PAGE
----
Better to discuss than to lecture
In our postmodern way of free thinking, does the word lecture come across as rather dictatorial? It possibly does even more than the words ‘sermon’ or ‘homily’; all of these are occasions for someone to tell another one what to do.
In all kinds of social discourse there seems to be an element of “I have a right to my own opinion”. That is correct in terms of the Constitution. And yet there is so much we can learn and need to be taught, whatever our age or life experience.
Education, I sometimes say, is wasted on the young. Isn’t it not true that more mature learners do so out of a desire for knowledge and for their own enjoyment and personal growth?
Some members of families attend various Lenten lectures and programmes, and each year there seem to be more on offer. This year, in the context of the Year of Mercy, there are special missions too where input is given for reflection.
How can this be done at home, in families? Can families, and family catechesis, come on board to inform, form, educate, enrich ourselves and one another?
Faith-formation is a family responsibility, but are lectures the answer in this type of context? Or is a process of input, reflection, scripture, sharing and prayer such as the “See, Judge, Act” process a more useful format?
There must be an element of informing but a minimum of “lecturing,” certainly with children and teenagers. An ideal setup for family faith-sharing is for one person to do some preparation on a topic and guide the process where others are given a chance to express their opinions and be accepted and possibly gently challenged if necessary. I believe that is a merciful approach.
Take the topic of life and of abortion. The Catholic Parliamentary Liaison Office, in their Mass which observed the Termination of Pregnancy Bill which took effect in February 1997, asked for prayers for those impacted and for a change of heart.
Pope Francis, on this and other difficult moral issues says, stresses that God alone is the judge. In his Misericordiae Vultus (The Face of Mercy), the pope raises many issues in general: conversion, corruption, care for “our wounded brothers and sisters who are denied their dignity”. He constantly reminds us of God’s merciful love, saying: “Jesus is the Face of the Father’s mercy.”
On the question of the poor, however, he speaks out strongly, to governments and all leaders—including us—as in his Lenten message this year.
Referring to Mary and her prayer, the Magnificat, he refers to the “proud”, the “powerful” and the “wealthy”. He calls for the need for conversion on their part.
“By taking this path, the ‘proud’, the ‘powerful’ and the ‘wealthy’ spoken of in the Magnificat can also be embraced and undeservedly loved by the crucified Lord who died and rose for them.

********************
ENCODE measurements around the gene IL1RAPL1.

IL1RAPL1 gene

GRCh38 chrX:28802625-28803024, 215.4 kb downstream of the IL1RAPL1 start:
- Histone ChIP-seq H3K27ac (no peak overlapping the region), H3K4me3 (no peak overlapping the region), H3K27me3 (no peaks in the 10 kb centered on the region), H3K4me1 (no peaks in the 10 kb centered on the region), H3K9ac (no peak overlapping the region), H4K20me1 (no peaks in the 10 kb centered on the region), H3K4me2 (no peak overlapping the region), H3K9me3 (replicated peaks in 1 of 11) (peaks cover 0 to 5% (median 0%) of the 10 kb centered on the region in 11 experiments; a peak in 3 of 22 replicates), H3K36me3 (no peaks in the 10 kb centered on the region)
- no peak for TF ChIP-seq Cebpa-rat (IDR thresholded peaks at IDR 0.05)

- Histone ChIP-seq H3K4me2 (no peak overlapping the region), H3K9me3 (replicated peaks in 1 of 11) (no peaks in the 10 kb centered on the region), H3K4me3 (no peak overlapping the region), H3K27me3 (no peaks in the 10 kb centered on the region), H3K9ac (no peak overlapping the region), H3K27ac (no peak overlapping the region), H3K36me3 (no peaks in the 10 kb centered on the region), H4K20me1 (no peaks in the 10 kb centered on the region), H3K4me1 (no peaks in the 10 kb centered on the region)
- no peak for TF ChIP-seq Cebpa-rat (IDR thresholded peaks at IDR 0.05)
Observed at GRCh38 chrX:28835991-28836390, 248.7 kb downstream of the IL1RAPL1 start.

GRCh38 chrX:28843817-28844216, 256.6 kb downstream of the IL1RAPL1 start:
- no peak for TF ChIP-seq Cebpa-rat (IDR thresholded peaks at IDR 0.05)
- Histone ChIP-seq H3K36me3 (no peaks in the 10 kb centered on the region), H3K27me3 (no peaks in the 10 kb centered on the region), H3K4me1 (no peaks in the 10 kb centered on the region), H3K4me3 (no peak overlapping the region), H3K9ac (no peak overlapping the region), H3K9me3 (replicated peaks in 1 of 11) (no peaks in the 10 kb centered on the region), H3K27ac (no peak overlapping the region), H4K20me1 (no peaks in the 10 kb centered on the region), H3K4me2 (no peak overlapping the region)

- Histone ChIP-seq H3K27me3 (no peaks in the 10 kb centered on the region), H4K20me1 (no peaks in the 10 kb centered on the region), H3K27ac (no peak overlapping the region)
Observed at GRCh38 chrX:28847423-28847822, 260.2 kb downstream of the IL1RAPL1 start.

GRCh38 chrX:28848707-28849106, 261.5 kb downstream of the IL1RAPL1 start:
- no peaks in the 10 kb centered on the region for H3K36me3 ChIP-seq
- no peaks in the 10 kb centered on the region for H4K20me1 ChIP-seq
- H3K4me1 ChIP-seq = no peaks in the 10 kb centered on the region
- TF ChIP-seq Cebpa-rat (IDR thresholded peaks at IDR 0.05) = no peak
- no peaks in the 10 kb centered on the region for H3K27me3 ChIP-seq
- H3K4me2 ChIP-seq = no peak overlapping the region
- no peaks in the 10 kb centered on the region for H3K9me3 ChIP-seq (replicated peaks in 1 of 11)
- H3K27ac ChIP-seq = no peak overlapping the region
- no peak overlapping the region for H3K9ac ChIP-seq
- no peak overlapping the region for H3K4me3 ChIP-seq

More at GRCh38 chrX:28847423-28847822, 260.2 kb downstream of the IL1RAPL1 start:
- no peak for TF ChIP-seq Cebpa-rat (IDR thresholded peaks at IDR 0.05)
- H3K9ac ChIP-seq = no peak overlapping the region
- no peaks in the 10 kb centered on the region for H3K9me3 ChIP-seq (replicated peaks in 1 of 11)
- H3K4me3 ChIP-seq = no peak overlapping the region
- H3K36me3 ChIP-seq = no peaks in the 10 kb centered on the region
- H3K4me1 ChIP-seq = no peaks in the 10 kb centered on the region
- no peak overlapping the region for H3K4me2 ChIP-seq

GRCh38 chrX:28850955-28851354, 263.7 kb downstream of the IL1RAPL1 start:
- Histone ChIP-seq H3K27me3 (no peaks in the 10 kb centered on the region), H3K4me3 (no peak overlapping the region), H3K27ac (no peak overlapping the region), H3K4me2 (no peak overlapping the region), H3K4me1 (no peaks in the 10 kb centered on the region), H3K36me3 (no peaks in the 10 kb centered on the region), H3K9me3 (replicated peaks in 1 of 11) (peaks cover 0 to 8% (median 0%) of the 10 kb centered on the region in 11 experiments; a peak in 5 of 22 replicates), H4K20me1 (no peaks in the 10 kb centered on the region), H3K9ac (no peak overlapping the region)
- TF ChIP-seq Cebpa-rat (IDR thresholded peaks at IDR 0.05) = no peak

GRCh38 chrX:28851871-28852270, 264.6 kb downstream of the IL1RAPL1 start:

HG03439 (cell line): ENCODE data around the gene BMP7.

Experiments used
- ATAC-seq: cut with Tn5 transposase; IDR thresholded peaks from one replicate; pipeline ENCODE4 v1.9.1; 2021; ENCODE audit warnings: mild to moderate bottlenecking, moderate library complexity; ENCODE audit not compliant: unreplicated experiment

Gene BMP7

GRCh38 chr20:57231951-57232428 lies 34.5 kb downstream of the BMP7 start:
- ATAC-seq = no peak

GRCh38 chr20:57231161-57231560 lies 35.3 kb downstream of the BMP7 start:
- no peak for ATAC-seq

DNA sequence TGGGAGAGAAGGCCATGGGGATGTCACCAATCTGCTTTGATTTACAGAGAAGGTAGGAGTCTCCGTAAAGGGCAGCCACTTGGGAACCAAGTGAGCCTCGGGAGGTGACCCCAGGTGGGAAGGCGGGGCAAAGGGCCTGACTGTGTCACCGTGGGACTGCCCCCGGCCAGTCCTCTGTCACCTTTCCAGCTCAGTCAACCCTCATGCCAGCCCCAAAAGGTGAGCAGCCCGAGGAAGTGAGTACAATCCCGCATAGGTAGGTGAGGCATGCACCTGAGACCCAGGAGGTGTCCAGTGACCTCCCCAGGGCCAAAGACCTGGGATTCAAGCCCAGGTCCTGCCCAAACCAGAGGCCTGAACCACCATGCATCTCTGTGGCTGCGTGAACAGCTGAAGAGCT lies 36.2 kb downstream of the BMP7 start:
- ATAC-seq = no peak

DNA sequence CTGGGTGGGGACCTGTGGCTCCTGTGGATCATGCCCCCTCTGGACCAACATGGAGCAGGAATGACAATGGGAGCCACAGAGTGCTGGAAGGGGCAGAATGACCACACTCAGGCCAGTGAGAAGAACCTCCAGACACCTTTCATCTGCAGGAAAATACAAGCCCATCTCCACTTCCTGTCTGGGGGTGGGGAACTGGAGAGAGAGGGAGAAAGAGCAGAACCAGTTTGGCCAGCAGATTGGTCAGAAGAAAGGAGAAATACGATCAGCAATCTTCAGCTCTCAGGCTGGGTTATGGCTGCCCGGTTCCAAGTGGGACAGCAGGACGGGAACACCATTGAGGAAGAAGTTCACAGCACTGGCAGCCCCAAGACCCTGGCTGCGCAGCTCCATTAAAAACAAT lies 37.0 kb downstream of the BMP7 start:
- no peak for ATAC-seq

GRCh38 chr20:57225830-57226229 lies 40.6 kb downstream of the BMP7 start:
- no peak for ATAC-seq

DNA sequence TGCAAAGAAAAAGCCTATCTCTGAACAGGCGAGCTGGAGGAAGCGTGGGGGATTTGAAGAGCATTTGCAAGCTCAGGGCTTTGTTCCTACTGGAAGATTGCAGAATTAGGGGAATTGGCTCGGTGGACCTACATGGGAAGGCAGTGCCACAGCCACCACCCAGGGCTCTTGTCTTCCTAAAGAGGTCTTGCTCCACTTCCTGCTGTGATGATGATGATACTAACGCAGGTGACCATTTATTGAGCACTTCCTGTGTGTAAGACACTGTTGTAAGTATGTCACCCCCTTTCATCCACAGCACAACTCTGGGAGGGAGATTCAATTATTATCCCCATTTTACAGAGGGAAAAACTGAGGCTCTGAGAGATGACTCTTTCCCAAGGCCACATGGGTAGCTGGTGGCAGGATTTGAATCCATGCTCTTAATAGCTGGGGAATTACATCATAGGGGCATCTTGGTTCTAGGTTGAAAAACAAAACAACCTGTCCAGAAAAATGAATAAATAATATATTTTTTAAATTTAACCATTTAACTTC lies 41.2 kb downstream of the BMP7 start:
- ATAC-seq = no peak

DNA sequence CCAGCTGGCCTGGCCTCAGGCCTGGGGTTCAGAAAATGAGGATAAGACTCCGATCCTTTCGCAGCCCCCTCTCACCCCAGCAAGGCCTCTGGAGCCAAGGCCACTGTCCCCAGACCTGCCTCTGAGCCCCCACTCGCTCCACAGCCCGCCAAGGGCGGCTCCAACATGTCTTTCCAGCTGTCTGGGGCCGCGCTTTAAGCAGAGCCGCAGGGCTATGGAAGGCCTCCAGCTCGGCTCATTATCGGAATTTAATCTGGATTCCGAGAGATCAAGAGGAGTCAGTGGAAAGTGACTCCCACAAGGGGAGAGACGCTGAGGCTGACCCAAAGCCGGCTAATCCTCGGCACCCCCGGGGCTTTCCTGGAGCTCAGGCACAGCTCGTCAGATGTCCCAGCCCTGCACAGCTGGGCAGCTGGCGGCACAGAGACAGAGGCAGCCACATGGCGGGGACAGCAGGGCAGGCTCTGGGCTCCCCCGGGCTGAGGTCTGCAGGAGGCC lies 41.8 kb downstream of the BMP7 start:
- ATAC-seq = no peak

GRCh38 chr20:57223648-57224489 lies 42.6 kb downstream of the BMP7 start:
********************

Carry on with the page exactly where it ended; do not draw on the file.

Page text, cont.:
“This love alone is the answer to that yearning for infinite happiness and love that we think we can satisfy with the idols of knowledge, power and riches. Yet the danger always remains that by a constant refusal to open the doors of their hearts to Christ who knocks on them in the poor, the proud, rich and powerful will end up condemning themselves and plunging into the eternal abyss of solitude which is hell.”
There is much that families can and should talk about, sharing the Church’s teaching, examining Scripture, reflecting on our views and our experiences and praying for right actions.
Lent is a good time to make a commitment to spend an hour or more together at least once a week on a variety of topics, not all serious but also joyful.
The family theme for February is “Love is at the heart of mercy”, indicated on the Family Year Planner and supported by Marfam’s short reflections and longer articles.
Maybe mini-lectures, with discussion, sharing, Scripture and prayer that lead us to reflect on how loving and merciful we can be this Lent can bring us face to face with Jesus himself, and to see his face in others.
I came across a card given to my late husband Chris and me years ago which are attributed to one Hardin Marshall. It reads: “The same faith that draws us closer to the Lord, holds us close to one another.”
As a truly family-friendly suggestion on the topic of Holy Doors I want to suggest that on Family Day in South Africa on Easter Monday the special parishes keep an “Open Door” for families to visit as families together, possible anytime of the day to spend a little time together with Jesus and the Father. A leaflet could be available.
More information on this idea on www.marfam.org.za.